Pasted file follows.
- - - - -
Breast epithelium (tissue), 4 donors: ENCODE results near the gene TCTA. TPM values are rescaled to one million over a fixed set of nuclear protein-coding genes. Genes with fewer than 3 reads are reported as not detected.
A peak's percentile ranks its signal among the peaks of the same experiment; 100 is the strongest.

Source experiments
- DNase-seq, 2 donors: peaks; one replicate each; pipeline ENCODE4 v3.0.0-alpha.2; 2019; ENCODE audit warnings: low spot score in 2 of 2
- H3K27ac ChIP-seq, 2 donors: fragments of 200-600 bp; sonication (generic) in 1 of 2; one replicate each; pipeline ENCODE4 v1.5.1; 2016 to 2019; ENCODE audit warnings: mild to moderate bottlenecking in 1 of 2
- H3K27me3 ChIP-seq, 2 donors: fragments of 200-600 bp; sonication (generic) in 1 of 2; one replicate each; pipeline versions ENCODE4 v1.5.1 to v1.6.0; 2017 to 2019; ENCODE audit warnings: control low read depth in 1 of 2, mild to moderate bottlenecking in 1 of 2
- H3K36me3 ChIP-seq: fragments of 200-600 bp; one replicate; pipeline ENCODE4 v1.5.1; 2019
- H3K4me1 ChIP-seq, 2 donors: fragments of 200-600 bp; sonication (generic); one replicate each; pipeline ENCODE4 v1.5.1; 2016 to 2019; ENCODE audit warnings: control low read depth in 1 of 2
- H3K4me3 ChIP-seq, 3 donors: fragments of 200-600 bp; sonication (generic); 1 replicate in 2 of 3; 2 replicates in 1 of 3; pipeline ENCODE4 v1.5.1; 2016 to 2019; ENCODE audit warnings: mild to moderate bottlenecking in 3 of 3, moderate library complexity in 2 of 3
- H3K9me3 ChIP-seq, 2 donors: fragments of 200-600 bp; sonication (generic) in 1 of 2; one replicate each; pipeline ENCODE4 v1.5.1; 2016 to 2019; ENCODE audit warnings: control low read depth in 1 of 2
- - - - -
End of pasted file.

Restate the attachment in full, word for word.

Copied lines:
Breast epithelium (tissue), 4 donors: ENCODE results near the gene TCTA. TPM values are rescaled to one million over a fixed set of nuclear protein-coding genes. Genes with fewer than 3 reads are reported as not detected.
A peak's percentile ranks its signal among the peaks of the same experiment; 100 is the strongest.

Source experiments
- DNase-seq, 2 donors: peaks; one replicate each; pipeline ENCODE4 v3.0.0-alpha.2; 2019; ENCODE audit warnings: low spot score in 2 of 2
- H3K27ac ChIP-seq, 2 donors: fragments of 200-600 bp; sonication (generic) in 1 of 2; one replicate each; pipeline ENCODE4 v1.5.1; 2016 to 2019; ENCODE audit warnings: mild to moderate bottlenecking in 1 of 2
- H3K27me3 ChIP-seq, 2 donors: fragments of 200-600 bp; sonication (generic) in 1 of 2; one replicate each; pipeline versions ENCODE4 v1.5.1 to v1.6.0; 2017 to 2019; ENCODE audit warnings: control low read depth in 1 of 2, mild to moderate bottlenecking in 1 of 2
- H3K36me3 ChIP-seq: fragments of 200-600 bp; one replicate; pipeline ENCODE4 v1.5.1; 2019
- H3K4me1 ChIP-seq, 2 donors: fragments of 200-600 bp; sonication (generic); one replicate each; pipeline ENCODE4 v1.5.1; 2016 to 2019; ENCODE audit warnings: control low read depth in 1 of 2
- H3K4me3 ChIP-seq, 3 donors: fragments of 200-600 bp; sonication (generic); 1 replicate in 2 of 3; 2 replicates in 1 of 3; pipeline ENCODE4 v1.5.1; 2016 to 2019; ENCODE audit warnings: mild to moderate bottlenecking in 3 of 3, moderate library complexity in 2 of 3
- H3K9me3 ChIP-seq, 2 donors: fragments of 200-600 bp; sonication (generic) in 1 of 2; one replicate each; pipeline ENCODE4 v1.5.1; 2016 to 2019; ENCODE audit warnings: control low read depth in 1 of 2